U.S. Government Looks at Regulating Connected Vehicles To Prevent Users From Tracking Victims


The Federal Communications Commission has announced a notice of proposed rulemaking that would allow the agency to use its authority to create protections for domestic abuse survivors by regulating connected vehicles.

FCC Chairwoman Jessica Rosenworcel’s proposal would examine how the agency can use existing law to ensure car manufacturers and wireless service providers are taking steps to assist abuse victims, FCC said.   The agency plans to seek comment on additional steps it can take to safeguard domestic violence survivors.  The FCC said there are multiple media reports of smart car services that were used to stalk and harm survivors of violence and abuse.

Connected devices such as Google’s would be under FCC scrutiny (Image: Google).

“A car is a critical lifeline that can give survivors a way to escape their abusers, gain independence, and seek support,” Rosenworcel said in a statement.  “Survivors of domestic abuse shouldn’t have to choose between giving up their vehicle and feeling safe.  We must ensure car manufacturers and wireless carriers understand the full impact of the connectivity tools in new vehicles and how these applications can be used to stalk, harass, and intimidate.”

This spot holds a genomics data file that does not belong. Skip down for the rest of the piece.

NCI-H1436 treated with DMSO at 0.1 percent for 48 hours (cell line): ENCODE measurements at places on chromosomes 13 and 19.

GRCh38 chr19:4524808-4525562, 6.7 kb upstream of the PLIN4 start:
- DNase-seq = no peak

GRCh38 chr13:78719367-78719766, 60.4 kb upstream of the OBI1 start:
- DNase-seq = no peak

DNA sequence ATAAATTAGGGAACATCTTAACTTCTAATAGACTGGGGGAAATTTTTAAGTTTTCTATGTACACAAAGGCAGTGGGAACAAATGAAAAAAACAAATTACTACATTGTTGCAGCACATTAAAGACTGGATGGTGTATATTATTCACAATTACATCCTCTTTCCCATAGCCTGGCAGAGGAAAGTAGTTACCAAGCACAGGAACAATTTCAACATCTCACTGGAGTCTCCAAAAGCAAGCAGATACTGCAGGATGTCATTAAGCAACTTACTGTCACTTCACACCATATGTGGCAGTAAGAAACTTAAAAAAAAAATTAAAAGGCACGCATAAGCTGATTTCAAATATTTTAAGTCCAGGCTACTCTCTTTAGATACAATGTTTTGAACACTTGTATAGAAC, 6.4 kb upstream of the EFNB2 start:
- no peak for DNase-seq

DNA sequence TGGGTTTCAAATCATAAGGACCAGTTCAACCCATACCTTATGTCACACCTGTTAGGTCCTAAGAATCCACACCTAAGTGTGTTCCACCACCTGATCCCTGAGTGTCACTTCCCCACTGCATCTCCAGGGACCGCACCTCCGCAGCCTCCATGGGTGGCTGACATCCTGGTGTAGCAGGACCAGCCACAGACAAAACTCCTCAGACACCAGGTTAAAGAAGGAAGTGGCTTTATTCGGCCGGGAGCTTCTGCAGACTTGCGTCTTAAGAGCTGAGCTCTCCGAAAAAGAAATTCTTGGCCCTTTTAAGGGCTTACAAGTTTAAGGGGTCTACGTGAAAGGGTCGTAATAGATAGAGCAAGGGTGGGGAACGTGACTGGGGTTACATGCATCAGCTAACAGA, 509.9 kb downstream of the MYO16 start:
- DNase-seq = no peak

As Location Business News reported in January, the FCC asked the largest automakers and wireless carriers how they retain, share, or sell drivers’ location data collected on apps, devices and vehicles.

In letters to both automakers and carriers, the FCC said it was trying to protect survivors of domestic violence violence and abuse through the Safe Connections Act.  The Act was signed into law in late 2022 to require mobile service providers to separate their phone lines from those of their abuser’s.


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